ObituaryGregor Kowalik August 25, 1926 – November 16, 2019 (Holodomor Survivor) We announce with profound sorrow the passing of Gregor, 93, who valiantly succumbed to acute kidney failure surrounded by his family on November 16, 2019. He was loved and cherished beyond measure by his family the Arsenaults: his daughter Helen, son-in-law Jacques, grandson Jonathan, and granddaughter Alexa. Gregor was predeceased by his cherished son George in 2012 and his beloved wife of 67 years, Maria in 2017. Gregor was born in the village of Osokorivka, Kherson Oblast, Ukraine where he endured incredible hardships early on in his life, including the genocidal famine (Holodomor) throughout the Soviet collectivization years of 1929-1933, working in an internment camp as a slave labourer for the Nazis at the Daimler-Benz factory during World War II, and finally going through the challenging immigration process to find a new home outside of his war torn youth. He immigrated to Canada in March 1950 with nothing but hope, ambition and gratitude for the opportunity to build a better life and a better world. His traumatic early years left an indelible mark on his memory but it did not define him. Instead, he was motivated to be successful, to become a productive member in both the Ukrainian and English communities, spread kindness, live life to the fullest, and appreciate life’s many blessings. With his wife Maria, they raised a family with their two children George and Helen, along with their biggest joy and devotion, their grandchildren Jonathan and Alexa. Gregor loved and embraced Canada but was also proud of his Ukrainian roots and culture. An accomplished jack-of all trades, Gregor worked in varied occupations until he found permanent employment at Robin Hood Company. Active in the company’s administration team, he was elected as the union President for six consecutive years. He was greatly respected by both the Company and its union members for his highly developed negotiating and diplomatic skills and leadership. A multi-linguist, he was able to effectively communicate with all the diverse workers and had many success stories in preventing firings or reinstating terminated employees. Gregor continued to work there until his retirement in 1991. He was also the Treasurer at St. Sophie’s Ukrainian Orthodox Cathedral in Montreal for 12 years where he expertly managed the Cathedral’s finances. His home away from home, and his little slice of heaven was the cottage he designed and built in the Eastern Townships in Quebec. It was here that he and Maria felt most at peace amongst their many gardens and where they gave their grandchildren happy and memorable childhoods. Gardening was a passion of Gregor’s until he was 92. He could make anything grow and thrive because he firmly believed in “talking” to his plants and they “talked” right back to him and rewarded him with bountiful flowers. He was generous in sharing everything he canned and preserved from his garden. Building came naturally to Gregor. In addition to building houses, Gregor built a family, built lasting friendships, built diverse relationships, spread goodwill and helped build communities wherever he lived – from various countries in Europe and then in Quebec and Ontario. Gregor and Maria lived in Montreal for 61 years until 2011 when they both required care and moved to Aurora, Ontario to live with their daughter and son-in-law prior to moving to Ivan Franko Retirement Home in Mississauga in 2014. He mourned deeply but stoically the passing of both his wife and son. Gregor was a true Renaissance Man: an elegant, charming and dapper man, a locksmith, a bricklayer, a plumber, a butcher, a self-taught musician and tailor, an accomplished chef, a baker, a voracious reader, a historian, fluent in nine languages, a painter, a crossword puzzle enthusiast, an avid bingo player, a political enthusiast, a humorist and story-teller who loved to laugh, loved all things Ukrainian and dearly enjoyed a good debate and a good joke. What many did not know was that Gregor was a very private philanthropist, with recipients never knowing that he was their silent benefactor. Gregor was a magnet for friends, family, and especially pets, given his constant kindness and warm touch. He had an incredibly firm handshake, always looked you in the eye, and his word was his bond. Throughout life’s many adversities and tragedies, Gregor’s deep and abiding faith in God and God’s plan for him sustained him and he forever remained an optimist right to his last breath. At Ivan Franko Retirement Home, he was the President of the Resident Council and was recently acknowledged for his many years of selfless volunteerism in enhancing the lives of all the residents there. Visitation will be held on Thursday, November 21, 2019 from 1:00 to 4:00 p.m. with Panachyda in-between from 2:30 to 3:00 p.m. at Cardinal Funeral Home, 366 Bathurst Street, Toronto. Funeral services will be held on Friday, November 22, 2019 at 10:00 a.m. at St. Volodymyr Ukrainian Orthodox Cathedral, 400 Bathurst Street, Toronto, next to the funeral home. Complimentary parking is available at the funeral home as opposed to the Cathedral’s paid parking lot. Interment to follow at Elgin Mills Cemetery in Richmond Hill. In lieu of flowers, memorial donations can be made to Help Us Help the Children, or the Kidney Foundation of Canada, or to the charity of your choice in honour of this truly remarkable man. Vichnaya Pamyat. “We Love You More and More and More.”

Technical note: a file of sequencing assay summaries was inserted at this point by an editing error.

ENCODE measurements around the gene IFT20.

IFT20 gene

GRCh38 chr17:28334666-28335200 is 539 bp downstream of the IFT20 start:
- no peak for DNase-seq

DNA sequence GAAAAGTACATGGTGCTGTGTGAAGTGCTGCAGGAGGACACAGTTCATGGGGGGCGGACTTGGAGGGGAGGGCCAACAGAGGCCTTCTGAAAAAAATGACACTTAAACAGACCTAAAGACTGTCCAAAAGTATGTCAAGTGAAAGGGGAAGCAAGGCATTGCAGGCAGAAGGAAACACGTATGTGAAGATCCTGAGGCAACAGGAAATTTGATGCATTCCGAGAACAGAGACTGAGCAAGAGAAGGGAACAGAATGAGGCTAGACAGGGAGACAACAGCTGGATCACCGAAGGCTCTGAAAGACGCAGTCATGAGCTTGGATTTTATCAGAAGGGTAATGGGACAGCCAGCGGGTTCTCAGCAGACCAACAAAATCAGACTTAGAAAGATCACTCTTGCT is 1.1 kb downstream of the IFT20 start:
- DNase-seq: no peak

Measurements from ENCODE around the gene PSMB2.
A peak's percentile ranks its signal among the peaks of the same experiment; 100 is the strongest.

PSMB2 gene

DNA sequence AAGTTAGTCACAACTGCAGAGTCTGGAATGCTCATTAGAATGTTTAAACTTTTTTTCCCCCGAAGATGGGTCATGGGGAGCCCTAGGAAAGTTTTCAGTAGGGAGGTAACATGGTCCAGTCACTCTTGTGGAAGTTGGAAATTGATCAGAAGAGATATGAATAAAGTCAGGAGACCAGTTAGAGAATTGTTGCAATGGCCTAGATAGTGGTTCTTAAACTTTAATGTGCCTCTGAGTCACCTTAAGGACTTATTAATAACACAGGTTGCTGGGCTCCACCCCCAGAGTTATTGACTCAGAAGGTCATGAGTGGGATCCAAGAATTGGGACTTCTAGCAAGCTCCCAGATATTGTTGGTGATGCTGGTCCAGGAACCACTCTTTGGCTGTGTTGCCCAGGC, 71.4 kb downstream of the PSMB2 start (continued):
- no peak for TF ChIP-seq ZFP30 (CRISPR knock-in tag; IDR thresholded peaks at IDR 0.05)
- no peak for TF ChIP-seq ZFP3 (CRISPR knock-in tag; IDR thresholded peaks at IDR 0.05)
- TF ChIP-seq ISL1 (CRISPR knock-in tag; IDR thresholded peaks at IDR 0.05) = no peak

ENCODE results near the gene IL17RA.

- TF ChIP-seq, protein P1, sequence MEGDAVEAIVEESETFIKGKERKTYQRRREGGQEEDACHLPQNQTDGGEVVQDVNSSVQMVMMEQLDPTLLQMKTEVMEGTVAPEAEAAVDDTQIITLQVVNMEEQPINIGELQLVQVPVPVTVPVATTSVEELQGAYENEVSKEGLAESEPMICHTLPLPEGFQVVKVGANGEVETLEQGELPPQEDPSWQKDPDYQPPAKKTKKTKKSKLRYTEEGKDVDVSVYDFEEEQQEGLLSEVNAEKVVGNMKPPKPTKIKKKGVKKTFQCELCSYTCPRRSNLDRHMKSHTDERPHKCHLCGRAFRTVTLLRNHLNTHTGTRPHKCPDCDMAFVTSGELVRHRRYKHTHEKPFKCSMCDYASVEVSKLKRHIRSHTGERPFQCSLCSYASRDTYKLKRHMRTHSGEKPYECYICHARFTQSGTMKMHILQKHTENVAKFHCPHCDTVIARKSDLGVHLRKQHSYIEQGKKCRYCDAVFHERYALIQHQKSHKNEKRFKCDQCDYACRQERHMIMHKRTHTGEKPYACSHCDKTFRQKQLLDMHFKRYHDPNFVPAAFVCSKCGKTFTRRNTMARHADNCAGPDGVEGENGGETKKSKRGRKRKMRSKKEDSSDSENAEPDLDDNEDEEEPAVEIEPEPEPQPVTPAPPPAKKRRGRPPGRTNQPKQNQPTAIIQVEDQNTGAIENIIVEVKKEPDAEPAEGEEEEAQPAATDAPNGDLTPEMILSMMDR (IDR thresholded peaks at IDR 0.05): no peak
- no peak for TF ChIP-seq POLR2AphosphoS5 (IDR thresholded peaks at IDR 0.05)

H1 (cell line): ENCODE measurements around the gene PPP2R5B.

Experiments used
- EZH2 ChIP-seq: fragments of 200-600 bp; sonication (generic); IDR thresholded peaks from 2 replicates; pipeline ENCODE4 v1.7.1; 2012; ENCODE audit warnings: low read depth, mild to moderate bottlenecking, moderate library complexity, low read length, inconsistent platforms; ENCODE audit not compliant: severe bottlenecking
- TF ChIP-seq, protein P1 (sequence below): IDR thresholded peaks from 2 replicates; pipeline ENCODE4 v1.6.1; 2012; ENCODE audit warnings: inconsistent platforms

November 21, 2019
01:00 PM - 04:00 PM
Panachyda will take place between 2:30 and 3:00 p.m. In lieu of flowers, memorial donations can be made to Help Us Help the Children, or the Kidney Foundation of Canada, or to the charity of your choice in honour of this truly extraordinary man.
November 22, 2019
St. Volodymyr Ukrainian Orthodox Cathedral
Please be mindful to not park in front of the church to allow space for immediate family and funeral home vehicles.
November 22, 2019
Elgin MIlls Cemetery
Arrival time is estimated and is subject to change without notice due to changing weather and road conditions.